CAST: Jim Cummings, Virginia Newcomb, PJ McCabe, Kevin Changaris, Olivia Grace Applegate, Jessie Barr, Christian Hillborg, Malin Barr, Jacqueline Doke, Wilky Lau
RUNNING TIME: 93 mins
BASICALLY…: A Hollywood executive (Cummings) receives an anonymous invitation to a sexual encounter…
NOW FOR THE REVIEW…
There’s no denying that Jim Cummings (no, not the legendary voice actor) is one hell of a hard-worker. The multi-hyphenate filmmaker – who has written, directed, produced, edited and starred in a number of short films and features such as Thunder Road, an expansion of his award-winning short of the same name, and last year’s well-received comedy-horror The Wolf of Snow Hollow – has rightfully earned a following for his refreshingly DIY approach to independent movie-making, a trait which now continues with his latest film The Beta Test, which marks a significant milestone for Cummings in multiple ways.
For one, it’s the first time he’s shared directing, writing and even starring credits with someone else – that someone being PJ McCabe, an actor who also appeared alongside Cummings in The Wolf of Snow Hollow – but The Beta Test also finds him tackling some highly relevant themes with a surreal and biting satirical edge, putting him in a similar category as auteurs like David Lynch and David Cronenberg. Their respective Mulholland Drive and Maps to the Stars are clear influences on Cummings and McCabe’s work here, and it helps that The Beta Test serves as an appropriate companion piece to form an unofficial trilogy about the darkness at the heart of Hollywood.
The film focuses on Hollywood talent agent Jordan, played by Cummings, who certainly acts the part of the suave and business-savvy shark down to a tee, except he’s unable to admit that he’s a relic from a dying era in the industry, which is rapidly moving on from the toxic mentality and corporate greed that has been stained by the likes of Entourage and Harvey Weinstein. One day, Jordan – who is shortly due to wed his fiancé Caroline (Virginia Newcomb) – receives a mysterious letter in the mail, inviting him to an anonymous sexual encounter in a hotel room, which he accepts after letting curiosity get the best of him. Soon after, Jordan becomes paranoid as he and his buddy PJ (McCabe) try to figure out not only who the anonymous woman was who he engaged with (the two of them wore blindfolds the whole time), but who exactly is sending out the invites in the first place, which has resulted in a lot of cheating lovers being brutally murdered by their vengeful other halves.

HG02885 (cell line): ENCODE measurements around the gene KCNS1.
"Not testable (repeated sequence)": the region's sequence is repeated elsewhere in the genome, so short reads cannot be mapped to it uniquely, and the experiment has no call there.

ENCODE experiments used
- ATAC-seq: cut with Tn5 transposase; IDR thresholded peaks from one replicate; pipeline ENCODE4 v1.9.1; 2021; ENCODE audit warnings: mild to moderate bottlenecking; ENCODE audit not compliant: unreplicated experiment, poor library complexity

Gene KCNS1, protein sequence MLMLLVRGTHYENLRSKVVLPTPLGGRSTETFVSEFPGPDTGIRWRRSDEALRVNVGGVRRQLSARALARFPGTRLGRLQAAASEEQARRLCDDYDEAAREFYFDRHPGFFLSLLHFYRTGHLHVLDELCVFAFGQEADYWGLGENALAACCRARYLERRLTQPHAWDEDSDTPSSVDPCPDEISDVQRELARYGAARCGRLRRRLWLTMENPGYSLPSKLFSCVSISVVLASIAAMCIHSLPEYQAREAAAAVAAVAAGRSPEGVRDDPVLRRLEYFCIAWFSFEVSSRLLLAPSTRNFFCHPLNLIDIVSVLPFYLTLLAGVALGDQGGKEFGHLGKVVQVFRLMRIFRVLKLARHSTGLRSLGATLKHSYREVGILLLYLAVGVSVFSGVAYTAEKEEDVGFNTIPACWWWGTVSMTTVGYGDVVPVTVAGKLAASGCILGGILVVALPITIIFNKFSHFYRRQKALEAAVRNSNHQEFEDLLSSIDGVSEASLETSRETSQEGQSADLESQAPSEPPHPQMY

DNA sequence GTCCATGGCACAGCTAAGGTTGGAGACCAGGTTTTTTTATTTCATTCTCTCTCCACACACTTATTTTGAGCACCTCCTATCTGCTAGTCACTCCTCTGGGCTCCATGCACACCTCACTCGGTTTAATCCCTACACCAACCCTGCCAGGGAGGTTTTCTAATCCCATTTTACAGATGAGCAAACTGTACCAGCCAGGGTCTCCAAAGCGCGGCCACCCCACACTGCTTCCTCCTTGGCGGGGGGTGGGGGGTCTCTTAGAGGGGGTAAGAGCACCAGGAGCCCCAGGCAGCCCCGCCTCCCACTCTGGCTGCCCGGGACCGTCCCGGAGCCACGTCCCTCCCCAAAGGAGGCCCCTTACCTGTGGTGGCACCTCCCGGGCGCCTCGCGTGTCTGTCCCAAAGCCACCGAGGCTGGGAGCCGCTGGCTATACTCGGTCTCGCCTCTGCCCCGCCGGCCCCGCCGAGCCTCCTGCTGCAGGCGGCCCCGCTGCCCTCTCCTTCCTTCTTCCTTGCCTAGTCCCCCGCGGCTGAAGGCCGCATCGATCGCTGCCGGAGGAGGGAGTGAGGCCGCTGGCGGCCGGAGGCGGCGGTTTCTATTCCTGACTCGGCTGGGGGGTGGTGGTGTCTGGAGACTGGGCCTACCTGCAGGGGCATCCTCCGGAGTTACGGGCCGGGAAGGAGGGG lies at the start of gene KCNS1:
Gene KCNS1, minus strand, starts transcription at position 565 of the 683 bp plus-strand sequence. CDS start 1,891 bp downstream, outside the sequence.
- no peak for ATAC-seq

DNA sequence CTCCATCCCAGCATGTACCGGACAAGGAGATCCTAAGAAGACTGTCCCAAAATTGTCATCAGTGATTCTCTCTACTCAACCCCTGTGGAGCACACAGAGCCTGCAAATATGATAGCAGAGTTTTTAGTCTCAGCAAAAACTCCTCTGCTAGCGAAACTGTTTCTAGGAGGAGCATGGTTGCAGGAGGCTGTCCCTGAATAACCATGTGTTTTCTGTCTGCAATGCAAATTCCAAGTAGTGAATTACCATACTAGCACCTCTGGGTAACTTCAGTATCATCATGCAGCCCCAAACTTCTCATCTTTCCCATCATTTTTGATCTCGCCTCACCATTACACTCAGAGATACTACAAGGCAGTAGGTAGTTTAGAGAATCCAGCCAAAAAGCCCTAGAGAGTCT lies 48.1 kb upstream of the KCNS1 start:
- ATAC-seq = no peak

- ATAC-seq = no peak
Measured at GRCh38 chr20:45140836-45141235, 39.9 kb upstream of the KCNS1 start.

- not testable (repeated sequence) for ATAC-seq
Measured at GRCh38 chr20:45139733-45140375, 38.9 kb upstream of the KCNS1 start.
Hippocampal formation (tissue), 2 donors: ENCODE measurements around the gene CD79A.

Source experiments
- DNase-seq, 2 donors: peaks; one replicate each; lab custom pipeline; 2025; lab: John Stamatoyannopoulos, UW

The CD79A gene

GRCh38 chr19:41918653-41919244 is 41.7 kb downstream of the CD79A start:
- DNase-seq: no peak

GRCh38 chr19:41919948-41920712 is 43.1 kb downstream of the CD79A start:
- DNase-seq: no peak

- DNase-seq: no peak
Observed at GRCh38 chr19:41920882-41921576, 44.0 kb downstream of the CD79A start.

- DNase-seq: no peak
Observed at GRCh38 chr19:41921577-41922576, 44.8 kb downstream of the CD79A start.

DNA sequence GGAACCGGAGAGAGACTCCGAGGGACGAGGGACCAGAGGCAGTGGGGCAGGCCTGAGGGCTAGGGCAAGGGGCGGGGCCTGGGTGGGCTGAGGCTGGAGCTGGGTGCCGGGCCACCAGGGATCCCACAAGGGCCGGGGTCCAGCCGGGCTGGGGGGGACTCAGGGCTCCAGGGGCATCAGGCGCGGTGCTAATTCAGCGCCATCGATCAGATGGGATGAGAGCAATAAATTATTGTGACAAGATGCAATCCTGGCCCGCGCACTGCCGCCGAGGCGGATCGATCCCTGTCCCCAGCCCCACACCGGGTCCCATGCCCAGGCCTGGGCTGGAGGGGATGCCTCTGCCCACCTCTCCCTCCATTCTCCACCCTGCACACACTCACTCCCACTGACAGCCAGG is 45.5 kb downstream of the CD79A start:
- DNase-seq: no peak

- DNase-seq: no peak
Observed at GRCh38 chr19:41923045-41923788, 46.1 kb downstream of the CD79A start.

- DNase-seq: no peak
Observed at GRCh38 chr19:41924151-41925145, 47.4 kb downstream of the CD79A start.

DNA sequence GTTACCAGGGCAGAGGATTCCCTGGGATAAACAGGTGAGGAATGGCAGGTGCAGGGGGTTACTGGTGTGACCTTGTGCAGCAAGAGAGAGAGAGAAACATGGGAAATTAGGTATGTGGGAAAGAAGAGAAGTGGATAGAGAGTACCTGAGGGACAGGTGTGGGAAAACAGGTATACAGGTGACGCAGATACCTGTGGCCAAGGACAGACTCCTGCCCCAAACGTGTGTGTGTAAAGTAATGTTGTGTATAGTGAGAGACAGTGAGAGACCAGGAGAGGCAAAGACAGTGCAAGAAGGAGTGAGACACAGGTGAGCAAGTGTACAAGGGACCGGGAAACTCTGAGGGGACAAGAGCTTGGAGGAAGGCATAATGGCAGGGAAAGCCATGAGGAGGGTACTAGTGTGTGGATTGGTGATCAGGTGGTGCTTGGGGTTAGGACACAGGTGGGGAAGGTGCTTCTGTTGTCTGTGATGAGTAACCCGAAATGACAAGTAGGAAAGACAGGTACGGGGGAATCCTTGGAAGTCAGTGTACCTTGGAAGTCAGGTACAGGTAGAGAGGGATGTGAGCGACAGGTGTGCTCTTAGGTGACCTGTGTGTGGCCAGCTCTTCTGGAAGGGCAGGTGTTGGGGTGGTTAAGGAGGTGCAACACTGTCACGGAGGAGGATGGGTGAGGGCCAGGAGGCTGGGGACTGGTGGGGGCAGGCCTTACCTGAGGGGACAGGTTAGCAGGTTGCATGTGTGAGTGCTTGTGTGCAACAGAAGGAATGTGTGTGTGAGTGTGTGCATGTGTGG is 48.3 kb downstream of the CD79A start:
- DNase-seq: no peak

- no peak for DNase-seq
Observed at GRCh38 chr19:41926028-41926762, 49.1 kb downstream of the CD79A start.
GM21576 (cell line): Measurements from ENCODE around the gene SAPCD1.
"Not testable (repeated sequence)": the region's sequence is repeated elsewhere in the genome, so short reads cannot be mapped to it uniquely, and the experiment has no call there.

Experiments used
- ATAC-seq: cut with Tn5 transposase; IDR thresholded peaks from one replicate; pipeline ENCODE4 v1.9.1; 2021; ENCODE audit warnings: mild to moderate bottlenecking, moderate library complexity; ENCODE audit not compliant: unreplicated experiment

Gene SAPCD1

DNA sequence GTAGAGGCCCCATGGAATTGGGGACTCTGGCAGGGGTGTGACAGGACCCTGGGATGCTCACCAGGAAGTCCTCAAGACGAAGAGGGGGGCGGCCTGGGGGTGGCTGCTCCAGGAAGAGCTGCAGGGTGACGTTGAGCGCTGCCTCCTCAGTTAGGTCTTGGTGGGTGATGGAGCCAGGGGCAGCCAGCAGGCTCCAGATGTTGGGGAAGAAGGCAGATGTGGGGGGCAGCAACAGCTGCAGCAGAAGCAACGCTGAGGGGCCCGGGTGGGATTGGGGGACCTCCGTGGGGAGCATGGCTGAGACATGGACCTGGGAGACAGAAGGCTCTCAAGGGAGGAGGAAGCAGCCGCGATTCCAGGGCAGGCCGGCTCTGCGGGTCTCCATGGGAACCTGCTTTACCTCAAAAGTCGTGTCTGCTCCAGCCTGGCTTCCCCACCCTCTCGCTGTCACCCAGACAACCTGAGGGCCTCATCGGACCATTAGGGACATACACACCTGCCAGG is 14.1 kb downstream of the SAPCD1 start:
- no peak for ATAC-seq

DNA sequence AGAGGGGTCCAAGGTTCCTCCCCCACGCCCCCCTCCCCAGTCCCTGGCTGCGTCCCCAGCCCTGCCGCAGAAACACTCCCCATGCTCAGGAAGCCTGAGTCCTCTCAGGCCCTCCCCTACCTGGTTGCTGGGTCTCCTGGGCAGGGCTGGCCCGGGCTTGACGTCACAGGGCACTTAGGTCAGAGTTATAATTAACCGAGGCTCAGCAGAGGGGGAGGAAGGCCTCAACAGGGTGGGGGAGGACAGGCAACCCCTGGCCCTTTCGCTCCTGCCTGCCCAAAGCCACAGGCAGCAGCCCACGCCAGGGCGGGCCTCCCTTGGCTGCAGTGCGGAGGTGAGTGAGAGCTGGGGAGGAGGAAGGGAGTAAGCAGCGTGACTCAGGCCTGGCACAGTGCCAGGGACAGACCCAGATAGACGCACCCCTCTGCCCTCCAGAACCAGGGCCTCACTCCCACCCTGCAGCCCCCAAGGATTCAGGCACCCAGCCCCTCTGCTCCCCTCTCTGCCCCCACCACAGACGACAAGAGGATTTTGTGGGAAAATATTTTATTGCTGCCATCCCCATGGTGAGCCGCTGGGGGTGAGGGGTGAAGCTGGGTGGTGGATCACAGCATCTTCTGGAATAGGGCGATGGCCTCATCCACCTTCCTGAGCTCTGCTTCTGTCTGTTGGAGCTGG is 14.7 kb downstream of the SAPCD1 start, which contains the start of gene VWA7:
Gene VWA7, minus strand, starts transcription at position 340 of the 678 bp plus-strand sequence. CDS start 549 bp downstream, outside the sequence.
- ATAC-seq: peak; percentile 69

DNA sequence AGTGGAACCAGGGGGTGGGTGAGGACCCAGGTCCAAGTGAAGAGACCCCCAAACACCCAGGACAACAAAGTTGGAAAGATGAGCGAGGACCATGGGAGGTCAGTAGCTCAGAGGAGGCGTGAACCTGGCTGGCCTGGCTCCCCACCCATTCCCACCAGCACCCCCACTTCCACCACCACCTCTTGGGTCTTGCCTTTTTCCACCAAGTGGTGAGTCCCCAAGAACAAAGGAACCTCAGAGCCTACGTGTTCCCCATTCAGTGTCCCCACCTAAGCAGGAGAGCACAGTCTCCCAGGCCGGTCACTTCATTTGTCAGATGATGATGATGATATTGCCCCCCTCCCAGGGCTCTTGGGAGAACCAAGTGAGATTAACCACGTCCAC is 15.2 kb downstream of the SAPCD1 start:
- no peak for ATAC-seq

Cummings and McCabe’s joint effort is a peculiar beast to watch, for it has heavy ambitions of wanting to comment on not just the seediness and corruption of Hollywood players in a post-#MeToo climate, but also the worrying nature of social media conglomerates and their targeting of people using data algorithms, all within a thriller setting that plays heavily on the protagonist’s paranoia and the surreal, almost nightmarish landscape it presents. The Beta Test attempts to juggle all of these things at once, not always successfully (and certainly not in the subtlest of fashions) but enough to at least give the viewer something to think about, particularly in regards to how they ultimately serve a much more harrowing prophecy of things to come in such a society. It is a film with a lot on its mind, and both the script and direction by Cummings and McCabe get as much out of their multiple commentaries as they can without going too overboard with some of the humour and even instances of extreme and shocking violence littered throughout.
On-screen, Cummings delivers a magnetic central turn which can best be described as though Patrick Bateman worked for the firm from In the Company of Men (the actor has plenty of moments where he gets to revel in his character’s blatant assholery by screaming at innocent female assistants and using his faux-power status to check security camera footage in his building), and while McCabe’s role is much smaller by comparison, he too has fun playing into toxic industry stereotypes once glorified by Entourage. Their eye for handy mise-en-scène helps their performances even more; like in Mulholland Drive, there is always something off-putting about the juxtaposed sunny Californian backdrop against the dark and sinister plot happening with these (intentionally) horrible characters in the foreground, with scenes set in swanky restaurants or shots of nice hillside villas constantly hinting at a much more brutal truth behind the glitz and glamour. The way that the actors are blocked and lit amidst all of it makes them look like they’re about to leap into a psychological killing spree at any moment, adding to the sinister and bizarre nature of both this cutthroat industry and the seedy underworld that the film is attempting to spotlight.
Occasionally heavy-handed, but always gripping, The Beta Test is a fascinating attempt to deconstruct a bygone era of Hollywood business with fierce bite and confidence in its hard-hitting themes. In other words, Cummings has just about done it again.
SO, TO SUM UP…
The Beta Test is a dark satirical thriller which sees co-director, co-writer and co-star Jim Cummings play with disturbing themes of toxic male Hollywood egos amidst a seedy erotic thriller that sometimes juggles more than it can handle.